The residue was treated with a mixture of 10 mL TFA, 0.5 mL thioanisole, 0.5 mL water and 0.5 mL ethanedithiol for 2 h. The mixture was transferred to 2 centrifuge tubes and the peptide precipitated by addition of ice-cold ether. The peptide was collected by centrifugation and washed 2 times with ether. The precipitate was then collected by filtration, air-dried, dissolved in glacial acetic acid and lyophilized, yielding 29.9 mg cyclic peptide.
The peptide was dissolved in 10% HOAc, applied to a 1.6×60 cm SEPHADEX G-15, a polysaccharide resin for gel filtration, column and eluted with 10% HOAc. All the UV-positive (A254) material was collected, pooled and lyophilized to yield 28.0 mg of the title peptide pool.
The linear protected peptide
The linear protected peptide
The linear protected peptide
The linear protected peptide
The linear protected peptide
The linear protected peptide Gly-
The linear protected peptide
The linear protected peptide
The linear protected peptide
The linear protected peptide
The linear protected peptide
Using the procedure of 1(a), except substituting the appropriate amino acid for D-Ala, the following libraries are prepared.
Using the same amino acid set for the respective positions and following the procedures of Example 1(a)-1(s), except substituting the appropriate defined amino acids in the appropriate position, the following libraries are prepared:
Conducting an endothelin binding assay using Libraries 1-18, the library having the greatest inhibition of endothelin binding is identified. The known amino acid at position 4 corresponding to that library having the greatest inhibition of endothelin binding (A4), is used as the basis for constructing Library 6 of the formula cyclo[
Conducting an endothelin binding assay using Library 6, the library having the greatest inhibition of endothelin binding is identified. The known amino acid at position 5 corresponding to that library having the greatest inhibition of endothelin binding (A5), is used as the basis for constructing Library 7, cyclo[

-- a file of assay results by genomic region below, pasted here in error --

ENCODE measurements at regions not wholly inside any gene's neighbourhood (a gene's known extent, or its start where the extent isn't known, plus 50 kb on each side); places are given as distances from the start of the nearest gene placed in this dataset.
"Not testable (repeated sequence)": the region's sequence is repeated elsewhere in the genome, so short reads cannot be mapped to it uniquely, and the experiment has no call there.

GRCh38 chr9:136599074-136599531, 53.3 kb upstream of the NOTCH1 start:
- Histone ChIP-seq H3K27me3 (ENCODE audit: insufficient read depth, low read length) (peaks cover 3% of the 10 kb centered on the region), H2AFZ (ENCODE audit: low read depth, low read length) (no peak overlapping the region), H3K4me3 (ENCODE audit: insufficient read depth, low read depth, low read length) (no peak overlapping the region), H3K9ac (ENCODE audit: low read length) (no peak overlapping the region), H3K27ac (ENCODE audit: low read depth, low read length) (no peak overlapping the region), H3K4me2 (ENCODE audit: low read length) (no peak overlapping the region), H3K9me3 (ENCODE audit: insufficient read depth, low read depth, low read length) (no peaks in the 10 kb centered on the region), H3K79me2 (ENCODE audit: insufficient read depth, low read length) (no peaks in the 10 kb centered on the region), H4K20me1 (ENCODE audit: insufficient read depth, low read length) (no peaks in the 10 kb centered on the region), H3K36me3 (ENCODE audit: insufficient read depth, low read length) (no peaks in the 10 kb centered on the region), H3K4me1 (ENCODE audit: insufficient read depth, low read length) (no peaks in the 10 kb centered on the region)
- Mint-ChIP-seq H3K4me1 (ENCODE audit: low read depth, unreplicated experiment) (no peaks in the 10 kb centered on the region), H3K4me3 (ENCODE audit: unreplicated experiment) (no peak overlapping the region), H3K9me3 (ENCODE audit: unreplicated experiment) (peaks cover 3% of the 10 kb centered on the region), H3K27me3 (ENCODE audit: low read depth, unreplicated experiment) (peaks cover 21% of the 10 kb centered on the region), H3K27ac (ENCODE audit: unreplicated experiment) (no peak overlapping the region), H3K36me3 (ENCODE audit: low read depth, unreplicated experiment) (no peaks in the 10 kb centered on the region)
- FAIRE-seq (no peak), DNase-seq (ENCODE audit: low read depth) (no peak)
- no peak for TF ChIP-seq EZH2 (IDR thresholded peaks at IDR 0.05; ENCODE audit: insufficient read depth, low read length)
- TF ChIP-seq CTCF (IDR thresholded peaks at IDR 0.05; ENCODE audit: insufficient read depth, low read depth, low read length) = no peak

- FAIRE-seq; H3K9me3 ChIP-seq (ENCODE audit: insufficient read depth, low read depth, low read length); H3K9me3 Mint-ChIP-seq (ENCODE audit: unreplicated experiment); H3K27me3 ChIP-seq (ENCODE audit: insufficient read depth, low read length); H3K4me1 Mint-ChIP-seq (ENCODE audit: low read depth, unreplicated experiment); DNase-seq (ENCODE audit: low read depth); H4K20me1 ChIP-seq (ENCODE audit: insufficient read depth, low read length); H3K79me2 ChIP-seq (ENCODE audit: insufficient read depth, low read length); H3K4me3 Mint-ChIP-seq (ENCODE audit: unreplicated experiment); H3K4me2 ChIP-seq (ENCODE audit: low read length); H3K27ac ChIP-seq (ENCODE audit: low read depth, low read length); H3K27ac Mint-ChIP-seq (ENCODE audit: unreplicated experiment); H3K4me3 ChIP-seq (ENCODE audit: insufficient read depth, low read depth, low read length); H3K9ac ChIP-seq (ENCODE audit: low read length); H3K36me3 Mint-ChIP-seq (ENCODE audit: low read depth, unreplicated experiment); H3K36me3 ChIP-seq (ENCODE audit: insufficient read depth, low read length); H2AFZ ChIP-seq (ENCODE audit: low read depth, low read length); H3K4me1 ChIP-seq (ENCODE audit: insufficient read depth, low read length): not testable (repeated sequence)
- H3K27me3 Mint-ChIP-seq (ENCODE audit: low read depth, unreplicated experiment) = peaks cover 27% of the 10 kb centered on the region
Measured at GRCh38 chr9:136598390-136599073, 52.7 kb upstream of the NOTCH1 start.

Conducting an endothelin binding assay using Library 7, the library having the greatest inhibition of endothelin binding is identified. The known amino acid at position 2 corresponding to that library having the greatest inhibition of endothelin binding (A2), is used as the basis for constructing Library 8, cyclo[
Conducting an endothelin binding assay using Library 8, the library having the greatest inhibition of endothelin binding is identified. The known amino acid at position 3 corresponding to that library having the greatest inhibition of endothelin binding (A3) is identified, and this completes the optimized pentapeptide sequence cyclo[
Using a similar approach, except optimizing the amino acid residues in a different or variable order, such as by starting with Libraries 2-5, the optimal binding sequence may be confirmed or other optimized peptide binding sequences may be identified for inhibition of endothelin binding. Additional optimized sequences may be obtained by varying the amino acid set used for the various positions.
Binding Assay for Inhibition of Endothelin (ET) Binding
A) Membrane Preparation
Rat cerebellum or kidney cortex were rapidly dissected and frozen immediately in liquid nitrogen or used fresh. The tissues, 1-2 g for cerebellum or 3-5 g for kidney cortex, were homogenized in 15 mL of buffer containing 20 mM Tris HCl and 5 mM EDTA, pH 7.5 at 4° C. using a motor-driven homogenizer. The homogenates were filtered through cheesecloth and centrifuged at 20,000×g for 10 min at 4° C. The supernatant was removed and centrifuged at 40,000×g for 30 min at 4° C. The resulting pellet was resuspended in a small volume of buffer containing 50 mM Tris, 10 mM MgCl2, pH 7.5; aliquotted with small vials and frozen in liquid nitrogen. The membranes were diluted to give 1 and 5 mg of protein for each tube for cerebellum and kidney cortex in the binding assay.